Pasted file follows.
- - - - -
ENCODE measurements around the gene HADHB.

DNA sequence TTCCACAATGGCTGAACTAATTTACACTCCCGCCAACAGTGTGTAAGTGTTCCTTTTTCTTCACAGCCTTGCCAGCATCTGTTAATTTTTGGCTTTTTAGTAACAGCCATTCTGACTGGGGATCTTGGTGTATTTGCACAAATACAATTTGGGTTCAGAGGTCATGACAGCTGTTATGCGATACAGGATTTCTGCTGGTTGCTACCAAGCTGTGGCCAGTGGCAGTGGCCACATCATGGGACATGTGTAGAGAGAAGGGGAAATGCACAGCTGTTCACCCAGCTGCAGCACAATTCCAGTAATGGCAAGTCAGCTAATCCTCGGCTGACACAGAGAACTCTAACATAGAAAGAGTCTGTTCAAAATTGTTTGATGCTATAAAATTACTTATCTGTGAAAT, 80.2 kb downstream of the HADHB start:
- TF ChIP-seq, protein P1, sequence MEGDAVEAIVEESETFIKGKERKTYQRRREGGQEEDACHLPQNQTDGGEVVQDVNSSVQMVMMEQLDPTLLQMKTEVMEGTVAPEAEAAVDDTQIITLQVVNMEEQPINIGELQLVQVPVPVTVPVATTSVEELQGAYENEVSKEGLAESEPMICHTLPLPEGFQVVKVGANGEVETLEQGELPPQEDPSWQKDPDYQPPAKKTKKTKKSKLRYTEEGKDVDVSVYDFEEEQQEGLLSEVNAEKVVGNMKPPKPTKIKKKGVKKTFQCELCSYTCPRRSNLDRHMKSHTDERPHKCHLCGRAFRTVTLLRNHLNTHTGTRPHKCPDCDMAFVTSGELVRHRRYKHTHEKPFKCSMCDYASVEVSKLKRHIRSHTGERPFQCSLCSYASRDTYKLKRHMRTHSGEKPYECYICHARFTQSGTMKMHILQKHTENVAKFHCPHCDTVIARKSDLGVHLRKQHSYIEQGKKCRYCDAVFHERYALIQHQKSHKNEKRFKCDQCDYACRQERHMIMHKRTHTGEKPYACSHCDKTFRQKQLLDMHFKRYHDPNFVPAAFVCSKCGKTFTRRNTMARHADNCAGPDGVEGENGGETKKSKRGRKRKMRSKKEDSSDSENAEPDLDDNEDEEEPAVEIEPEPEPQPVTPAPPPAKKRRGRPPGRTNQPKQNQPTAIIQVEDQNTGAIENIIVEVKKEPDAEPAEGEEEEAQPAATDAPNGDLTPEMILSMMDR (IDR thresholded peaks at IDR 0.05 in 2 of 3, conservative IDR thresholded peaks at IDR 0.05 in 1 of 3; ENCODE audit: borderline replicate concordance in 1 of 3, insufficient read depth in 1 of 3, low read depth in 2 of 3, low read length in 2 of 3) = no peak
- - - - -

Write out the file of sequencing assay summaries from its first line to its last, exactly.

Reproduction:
ENCODE measurements around the gene HADHB.

DNA sequence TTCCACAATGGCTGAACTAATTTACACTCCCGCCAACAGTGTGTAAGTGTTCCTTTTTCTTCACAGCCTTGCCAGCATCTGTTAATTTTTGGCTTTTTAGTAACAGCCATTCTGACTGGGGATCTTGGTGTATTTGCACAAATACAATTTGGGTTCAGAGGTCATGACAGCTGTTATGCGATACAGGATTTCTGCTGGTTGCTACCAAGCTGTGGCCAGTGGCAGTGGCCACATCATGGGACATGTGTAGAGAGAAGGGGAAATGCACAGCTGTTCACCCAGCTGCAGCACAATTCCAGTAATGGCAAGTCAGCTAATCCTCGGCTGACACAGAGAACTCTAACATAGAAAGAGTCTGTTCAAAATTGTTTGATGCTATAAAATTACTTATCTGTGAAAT, 80.2 kb downstream of the HADHB start:
- TF ChIP-seq, protein P1, sequence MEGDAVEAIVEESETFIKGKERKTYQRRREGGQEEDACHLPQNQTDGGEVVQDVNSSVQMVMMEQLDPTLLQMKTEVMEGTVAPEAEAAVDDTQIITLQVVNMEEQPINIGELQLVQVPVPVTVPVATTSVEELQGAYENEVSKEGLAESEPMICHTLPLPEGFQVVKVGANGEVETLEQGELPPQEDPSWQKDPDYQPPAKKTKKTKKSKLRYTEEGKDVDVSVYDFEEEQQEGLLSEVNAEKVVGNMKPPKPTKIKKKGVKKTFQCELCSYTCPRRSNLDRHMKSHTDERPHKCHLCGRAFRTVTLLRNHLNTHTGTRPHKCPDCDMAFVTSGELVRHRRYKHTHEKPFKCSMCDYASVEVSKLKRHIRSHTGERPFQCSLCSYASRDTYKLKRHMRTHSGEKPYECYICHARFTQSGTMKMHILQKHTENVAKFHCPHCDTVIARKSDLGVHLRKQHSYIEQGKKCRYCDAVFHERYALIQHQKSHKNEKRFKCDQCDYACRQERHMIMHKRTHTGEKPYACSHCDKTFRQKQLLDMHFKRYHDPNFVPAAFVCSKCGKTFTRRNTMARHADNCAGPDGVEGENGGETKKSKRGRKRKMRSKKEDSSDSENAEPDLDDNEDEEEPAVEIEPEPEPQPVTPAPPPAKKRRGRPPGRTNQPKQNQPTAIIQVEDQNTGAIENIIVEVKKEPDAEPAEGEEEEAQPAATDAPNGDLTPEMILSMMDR (IDR thresholded peaks at IDR 0.05 in 2 of 3, conservative IDR thresholded peaks at IDR 0.05 in 1 of 3; ENCODE audit: borderline replicate concordance in 1 of 3, insufficient read depth in 1 of 3, low read depth in 2 of 3, low read length in 2 of 3) = no peak